The Tuono’s 1078cc 65-degree V4 engine was left completely stock, but with the addition of an aftermarket Akrapovič titanium exhaust. But after much experimentation the team finally settled on ultra-low overall gearing of 15/54, compared to 15/42 as stock! That’s the sort of gearing stunt riders opt for, but Rennie had a good reason for fitting it. “At the tire test we did earlier in the month, I was like, this thing is so slow! We knew we had exactly 170 bhp at sea level, but when we got to altitude at 6,000 feet, we were at 160 when we first mapped it, and then we had issues with the fuel type during race week. So then when we changed the map with the correct fuel we’d lost about eight bhp more. We actually got back up to 162 bhp by race day, but it was a serious amount of work for the guys to do at the dyno. So, we decided to drop the gearing so that the bottom three gears would flash by in an instant, and I’d spent most of my time in the top three gears, except for in the hairpins where it was always bottom gear, to get a hustle out of the bend. It worked. I think you’d only get about 140 mph out of the bike if you’re lucky, but it gets there really quickly!”
Toye then fitted the 5mm longer fully adjustable 43mm Öhlins NIX30 fork from the RSV4 1100 Factory street bike, and its 10mm longer TTX35 rear shock.
“My biggest concern was the Aprilia not having enough ground clearance,” says Rennie, “especially with the belly pan that we run on it. When you’re leaned over, especially in Boulder Park, there’s a number of big undulations that crunch the bottom of the bike when you go over them, so you really need to stand it upright and lean off it as much as you can, to minimize damage.”
RSV4 RF forged aluminum wheels were installed, with the 6.00-inch rear housing a 200/60-17-inch Pirelli Diablo Superbike tire.
The longer suspension resolved the ground clearance problem, mainly derived from the fact that Rennie had opted to run such soft suspension settings on the Aprilia. I discovered this for myself a couple of months after his winning exploits, when he and Shane Pacillo brought the victorious Aprilia to Buttonwillow Raceway for me to sample. From riding the Tuono in Italy I could already well imagine that Scaysbrook & Co. didn’t need to worry about tuning up the motor, just on putting its broad spread of torque and appetite for revs to best advantage. This had initially proved difficult at Pikes Peak, as Rennie explains: “Even on Race mode, the throttle valves basically weren’t opening up as fast as I wanted them to,” he says. “I’d get on the throttle, and it just wouldn’t accelerate at anything as fast as I was asking it to, and it was killing us, especially in the mid-section, because there, it’s just drag racing, and you need instant go.”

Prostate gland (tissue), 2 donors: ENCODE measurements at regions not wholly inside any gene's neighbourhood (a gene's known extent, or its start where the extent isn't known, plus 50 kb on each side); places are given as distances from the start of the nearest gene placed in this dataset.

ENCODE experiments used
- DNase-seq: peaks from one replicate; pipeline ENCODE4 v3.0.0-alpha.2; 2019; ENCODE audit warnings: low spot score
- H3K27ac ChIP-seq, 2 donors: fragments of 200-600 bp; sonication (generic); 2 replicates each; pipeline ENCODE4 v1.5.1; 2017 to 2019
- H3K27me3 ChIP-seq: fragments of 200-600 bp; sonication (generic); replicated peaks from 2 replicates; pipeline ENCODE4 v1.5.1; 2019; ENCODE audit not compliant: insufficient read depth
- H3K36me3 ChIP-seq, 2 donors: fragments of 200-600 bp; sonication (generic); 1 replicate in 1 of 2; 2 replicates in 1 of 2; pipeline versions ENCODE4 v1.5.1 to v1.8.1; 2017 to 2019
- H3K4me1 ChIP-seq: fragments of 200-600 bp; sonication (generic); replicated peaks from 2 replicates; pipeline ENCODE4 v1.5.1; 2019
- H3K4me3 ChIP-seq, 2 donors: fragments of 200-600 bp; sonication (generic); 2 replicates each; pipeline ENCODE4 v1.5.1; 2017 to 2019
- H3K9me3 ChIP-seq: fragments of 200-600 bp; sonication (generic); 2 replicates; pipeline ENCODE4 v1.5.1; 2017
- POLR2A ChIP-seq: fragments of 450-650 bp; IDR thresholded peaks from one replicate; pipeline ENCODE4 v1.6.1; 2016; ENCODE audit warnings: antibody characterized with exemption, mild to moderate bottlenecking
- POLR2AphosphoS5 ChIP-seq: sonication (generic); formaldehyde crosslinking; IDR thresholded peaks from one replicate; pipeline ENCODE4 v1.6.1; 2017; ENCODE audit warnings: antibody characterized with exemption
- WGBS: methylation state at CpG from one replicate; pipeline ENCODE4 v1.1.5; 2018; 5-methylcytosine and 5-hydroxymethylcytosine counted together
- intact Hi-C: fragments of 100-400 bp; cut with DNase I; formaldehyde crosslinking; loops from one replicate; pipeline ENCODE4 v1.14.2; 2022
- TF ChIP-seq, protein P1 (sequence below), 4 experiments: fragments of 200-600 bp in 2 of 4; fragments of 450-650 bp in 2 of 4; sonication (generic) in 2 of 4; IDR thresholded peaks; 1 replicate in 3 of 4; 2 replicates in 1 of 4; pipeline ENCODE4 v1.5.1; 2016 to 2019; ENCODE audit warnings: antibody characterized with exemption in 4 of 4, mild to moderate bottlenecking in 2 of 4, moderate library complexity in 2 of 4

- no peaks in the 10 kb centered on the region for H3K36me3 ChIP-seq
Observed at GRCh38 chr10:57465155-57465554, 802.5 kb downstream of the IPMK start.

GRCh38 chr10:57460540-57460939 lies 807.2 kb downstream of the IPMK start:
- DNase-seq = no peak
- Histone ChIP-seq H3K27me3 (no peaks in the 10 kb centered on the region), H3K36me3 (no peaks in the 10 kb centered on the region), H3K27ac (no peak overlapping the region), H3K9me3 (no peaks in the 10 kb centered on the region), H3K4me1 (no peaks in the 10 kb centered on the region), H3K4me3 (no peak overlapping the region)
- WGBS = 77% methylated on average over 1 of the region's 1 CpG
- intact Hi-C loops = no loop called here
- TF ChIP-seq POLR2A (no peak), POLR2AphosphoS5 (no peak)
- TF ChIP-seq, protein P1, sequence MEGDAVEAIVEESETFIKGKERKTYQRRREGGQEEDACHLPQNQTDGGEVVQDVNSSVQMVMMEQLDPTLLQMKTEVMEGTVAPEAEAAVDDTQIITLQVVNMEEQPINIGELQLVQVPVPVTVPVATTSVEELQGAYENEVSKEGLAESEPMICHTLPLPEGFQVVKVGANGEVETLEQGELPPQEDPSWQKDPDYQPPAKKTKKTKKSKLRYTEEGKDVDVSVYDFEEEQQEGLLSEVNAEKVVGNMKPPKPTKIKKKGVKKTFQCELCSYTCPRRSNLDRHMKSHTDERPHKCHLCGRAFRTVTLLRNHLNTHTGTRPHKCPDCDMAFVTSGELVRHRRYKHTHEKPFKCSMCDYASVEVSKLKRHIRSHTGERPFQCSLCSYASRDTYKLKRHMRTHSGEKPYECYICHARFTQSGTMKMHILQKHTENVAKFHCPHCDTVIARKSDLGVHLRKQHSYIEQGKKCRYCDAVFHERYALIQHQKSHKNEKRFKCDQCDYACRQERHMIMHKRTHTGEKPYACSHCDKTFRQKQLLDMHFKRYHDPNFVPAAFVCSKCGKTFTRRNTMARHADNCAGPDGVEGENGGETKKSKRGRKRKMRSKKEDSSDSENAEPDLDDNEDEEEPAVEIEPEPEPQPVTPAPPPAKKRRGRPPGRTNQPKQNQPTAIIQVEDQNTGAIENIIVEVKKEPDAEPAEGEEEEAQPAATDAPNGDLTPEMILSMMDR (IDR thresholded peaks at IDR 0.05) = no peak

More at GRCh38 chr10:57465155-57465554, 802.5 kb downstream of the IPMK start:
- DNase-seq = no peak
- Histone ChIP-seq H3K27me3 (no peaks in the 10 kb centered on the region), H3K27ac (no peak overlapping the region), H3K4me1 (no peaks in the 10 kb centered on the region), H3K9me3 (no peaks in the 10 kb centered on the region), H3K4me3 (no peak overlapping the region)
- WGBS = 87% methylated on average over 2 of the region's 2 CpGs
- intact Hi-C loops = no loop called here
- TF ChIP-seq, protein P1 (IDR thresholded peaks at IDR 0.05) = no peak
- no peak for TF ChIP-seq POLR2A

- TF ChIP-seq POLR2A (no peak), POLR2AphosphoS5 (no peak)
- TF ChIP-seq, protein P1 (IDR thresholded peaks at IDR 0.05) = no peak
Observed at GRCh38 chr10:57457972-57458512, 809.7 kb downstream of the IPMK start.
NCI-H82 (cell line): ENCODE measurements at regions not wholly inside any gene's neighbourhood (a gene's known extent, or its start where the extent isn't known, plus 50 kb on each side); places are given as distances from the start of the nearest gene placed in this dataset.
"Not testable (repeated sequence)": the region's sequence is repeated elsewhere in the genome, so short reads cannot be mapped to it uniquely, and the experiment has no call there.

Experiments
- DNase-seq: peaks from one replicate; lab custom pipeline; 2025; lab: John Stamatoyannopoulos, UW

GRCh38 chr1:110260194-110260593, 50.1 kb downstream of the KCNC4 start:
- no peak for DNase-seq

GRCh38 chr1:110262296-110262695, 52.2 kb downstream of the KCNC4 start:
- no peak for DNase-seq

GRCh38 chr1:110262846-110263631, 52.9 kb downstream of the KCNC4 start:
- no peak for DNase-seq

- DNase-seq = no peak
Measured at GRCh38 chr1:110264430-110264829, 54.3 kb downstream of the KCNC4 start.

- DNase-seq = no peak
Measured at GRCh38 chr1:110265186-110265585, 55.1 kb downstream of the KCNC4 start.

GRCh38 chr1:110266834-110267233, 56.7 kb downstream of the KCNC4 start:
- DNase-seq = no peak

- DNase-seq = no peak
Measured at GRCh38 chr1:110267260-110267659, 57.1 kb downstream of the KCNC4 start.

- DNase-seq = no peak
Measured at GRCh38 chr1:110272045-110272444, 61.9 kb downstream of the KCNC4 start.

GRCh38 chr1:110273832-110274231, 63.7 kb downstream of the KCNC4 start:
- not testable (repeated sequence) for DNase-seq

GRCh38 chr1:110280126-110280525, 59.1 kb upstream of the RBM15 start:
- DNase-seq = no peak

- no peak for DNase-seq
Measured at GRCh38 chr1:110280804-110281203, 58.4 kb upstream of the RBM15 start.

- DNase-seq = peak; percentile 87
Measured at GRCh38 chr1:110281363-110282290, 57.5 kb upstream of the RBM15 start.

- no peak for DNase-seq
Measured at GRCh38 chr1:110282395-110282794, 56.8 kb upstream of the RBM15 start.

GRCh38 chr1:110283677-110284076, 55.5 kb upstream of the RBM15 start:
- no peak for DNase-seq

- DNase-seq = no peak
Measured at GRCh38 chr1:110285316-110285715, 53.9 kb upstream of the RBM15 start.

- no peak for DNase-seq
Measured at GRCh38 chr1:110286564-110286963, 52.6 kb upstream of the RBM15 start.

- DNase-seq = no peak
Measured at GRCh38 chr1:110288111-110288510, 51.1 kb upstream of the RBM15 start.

Aprilia tried to help by emailing various new maps over from Italy, but for day three, the Italian factory flew over calibration engineer Nicola Marcato, who also road races in his spare time, to try to fix the problem. Which he did!
The chassis side was where Toye spent most time, firstly transforming Aprilia’s Naked hot-rod into a racer by fitting Attack Performance rear sets, and a SharkSkinz replica RSV4 seat and fairing, which was then painted and wrapped in a fetching Italian tricolore colour scheme by Syndicate Racing in Denver, Colorado. Toye then rotated the handlebar 10 degrees downward to compliment the RSV4 fairing.
“Nicola came with a trick Marelli ECU!” beams Rennie. “He plugged that in on the third day of practice, and it just completely transformed the bike, within 100 meters I was like, ‘okay, let’s go!’ It gave me exactly what I was looking for. Nicola fine-tuned it for us right up to the race, then installed the same map in the stock ECU for us, because he had to take the trick Marelli ECU home with him. So it’s supposed to be now just the same as what I raced with.”
Rennie confirmed this during a handful of shakedown laps, during which he also kindly scrubbed in the new set of super-soft Pirelli Diablo Superbike tires furnished for my test. Hopping aboard for my first of three 20-minute sessions on the bike revealed a slightly higher (seat height is 33.1inches vs. 32.5 inches stock) and more spacious riding position than the stock Tuono I’d just been riding to re-learn the circuit on, reflecting Rennie’s slightly taller height. But this, coupled with the flat stock handlebar that’s slightly tilted down to let you tuck better behind the screen on straights, allows you to lever the bike around quite easily, especially through tight turns. You don’t need to hang off it to get it to steer, so wasn’t as physical a ride as I was expecting.
However, it does pay to do all your braking in a straight line, if possible, then turn in quite late to the apex so as to have space on the exit to carry decent turn speed. That’s because braking hard while leaned over will make the Aprilia try to sit up and understeer, which you must then counter with a good tug on the handlebar, while shifting your body in the seat. However, the braking is superlative thanks to Brembo’s best, with the twin 330mm floating front discs gripped by four-piston radial M50 Monoblock calipers and a race-spec Brembo master-cylinder, with the stock Bosch ABS disconnected. Just a single finger on the lever slows the Aprilia down from hard on in sixth gear to third, leading into Buttonwillow’s first blind hilltop turn, where the Tuono’s confidence-inspiring handling let me choose the precise line almost inch-perfect every lap, after I’d learned it by following the local track day experts. Thanks, guys!